"The construction of computer programs that simulate aspects of social behaviour can contribute to the understanding of social processes."
– Nigel Gilbert. Computational Social Science: Agent-based social simulationCentre for Research on Social Simulation, University of Surrey. Guildford, UK. 6 November 2005; revised and updated 20 May 2007.
We never have been so closer to the future than we are now. There are news spreading across the media about the robots takeover of our jobs, driverless cars hitting the road with outstanding proficiency in driving standards, while at the same time, virtual assistants make us feel a bit less lonely telling us jokes and spending time with us. In fact, Siri, Alexa or Cortana have something machines didn't have before: a simulated human conscious capable of keep conversations with humans without being uncovered. AI is now at its most advanced development stage ever, but… do we need to worry about how smart are getting the robots? Will we ever need to?
Over the last few months, I've been catching up more systematically on what's been happening in machine learning and AI research in the last 5 years or so and noticed that a lot of people are starting to talk about the neural net developing a'mental' representation of the problem at hand. As someone who's preoccupied with mental representations a lot, this struck me as odd because what was being described for the machine learning algorithms did not seem to match what else we know about mental representations. So I've been formulating this post when I was pointed to this interview with Judea Pearl. "That sounds like sacrilege, to say that all the impressive achievements of deep learning amount to just fitting a curve to data. From the point of view of the mathematical hierarchy, no matter how skillfully you manipulate the data and what you read into the data when you manipulate it, it's still a curve-fitting exercise, albeit complex and nontrivial."
Two years ago, Google made an internal video that didn't stay internal for long. Recently acquired by The Verge, it tells the speculative story of how the technology giant might develop a universal model of human behavior by collecting as much data from people as possible. The video, titled "The Selfish Ledger," is a thought experiment that shows how a major institution like Google could make use of the complex data profile built up by each person as they buy, browse, and communicate online. Then in true form to tech monoliths' disregard for data privacy, the video suggests the following: What if the ledger could be given a volition or purpose, rather than simply acting as a historical reference? What if we focused on creating a richer ledger by introducing more sources of information?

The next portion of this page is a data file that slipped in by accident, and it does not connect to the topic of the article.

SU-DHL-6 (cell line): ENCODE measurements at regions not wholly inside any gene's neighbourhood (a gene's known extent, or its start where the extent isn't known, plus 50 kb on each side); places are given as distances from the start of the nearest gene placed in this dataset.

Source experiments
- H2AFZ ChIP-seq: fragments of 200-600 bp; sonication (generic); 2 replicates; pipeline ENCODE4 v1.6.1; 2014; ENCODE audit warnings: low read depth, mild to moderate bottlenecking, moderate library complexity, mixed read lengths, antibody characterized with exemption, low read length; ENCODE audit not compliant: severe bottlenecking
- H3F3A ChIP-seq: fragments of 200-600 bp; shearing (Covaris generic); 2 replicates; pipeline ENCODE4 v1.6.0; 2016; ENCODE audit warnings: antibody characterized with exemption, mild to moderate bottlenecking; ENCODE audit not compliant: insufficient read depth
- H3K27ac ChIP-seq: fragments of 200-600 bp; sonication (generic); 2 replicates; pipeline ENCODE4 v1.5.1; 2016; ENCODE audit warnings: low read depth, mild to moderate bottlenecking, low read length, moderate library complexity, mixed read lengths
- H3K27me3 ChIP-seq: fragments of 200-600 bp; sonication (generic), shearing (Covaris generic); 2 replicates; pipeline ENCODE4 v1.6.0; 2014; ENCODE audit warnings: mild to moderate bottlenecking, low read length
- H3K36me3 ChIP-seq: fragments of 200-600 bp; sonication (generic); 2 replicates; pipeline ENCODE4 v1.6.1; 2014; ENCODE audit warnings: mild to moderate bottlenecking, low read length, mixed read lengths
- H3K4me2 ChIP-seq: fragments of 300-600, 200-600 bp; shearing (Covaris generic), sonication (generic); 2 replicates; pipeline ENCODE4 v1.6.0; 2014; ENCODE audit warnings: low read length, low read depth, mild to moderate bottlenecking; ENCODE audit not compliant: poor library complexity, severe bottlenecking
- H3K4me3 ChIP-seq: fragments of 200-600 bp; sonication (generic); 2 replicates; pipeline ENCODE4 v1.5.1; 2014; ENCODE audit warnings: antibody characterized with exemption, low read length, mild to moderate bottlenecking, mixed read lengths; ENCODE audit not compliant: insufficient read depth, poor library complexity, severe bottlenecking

We are on the verge of another revolution in health care: deeply personalized medicine. It's the next computerized step in tailoring medical treatments and medical drugs to your specific body, your very unique anatomy, the specific ways your body works and doesn't, and your path to live your life and keep healthy. But we may soon run into problems of ethics and personal privacy that could make the recent furor over Facebook and data mining look small by comparison. Personalized health and wellness comes from the intersection of improved body-worn sensors, data science, computational physiology, individually customized health assistance and -- if necessary -- highly targeted medical treatment, all coming together at once. As a computer scientist with an interest in complex biological systems -- such as the human body -- I have been working for some time toward this future alongside medical researchers, physicians, and health practitioners.
A new algorithm in artificial intelligence enables a 3D model of a person to be created in just a few seconds after videoing their features. Artificial intelligence is used during video games and virtual reality to create 3D objects of people and objects. But typically it requires special equipment when filming in order to transfer the video of someone into a 3D figure. New video software is able to take the footage and transfer it into the model in seconds from just one angle. A minute-and-a-half long video shows how the algorithm is able to transform the images of men and women into a 3D character after they turn around themselves, Science Magazine reported.
Transporting yourself into a video game, body and all, just got easier. Artificial intelligence has been used to create 3D models of people's bodies for virtual reality avatars, surveillance, visualizing fashion, or movies. But it typically requires special camera equipment to detect depth or to view someone from multiple angles. A new algorithm creates 3D models using standard video footage from one angle. The system has three stages.
If the environment is included in the simulation, this will require additional computing power -- how much depends on the scope and granularity of the simulation. Simulating the entire universe down to the quantum level is obviously infeasible, unless radically new physics is discovered. But in order to get a realistic simulation of human experience, much less is needed -- only whatever is required to ensure that the simulated humans, interacting in normal human ways with their simulated environment, don--t notice any irregularities. The microscopic structure of the inside of the Earth can be safely omitted. Distant astronomical objects can have highly compressed representations: verisimilitude need extend to the narrow band of properties that we can observe from our planet or solar system spacecraft.
Stay tuned for additional content in this series. So you want to build a cognitive application, but you want it to be great. You want it to be useful, exciting, and inspiring -- in essence, to create a truly cognitive experience. You might be wondering what is a cognitive experience? Should the application I'm designing be cognitive?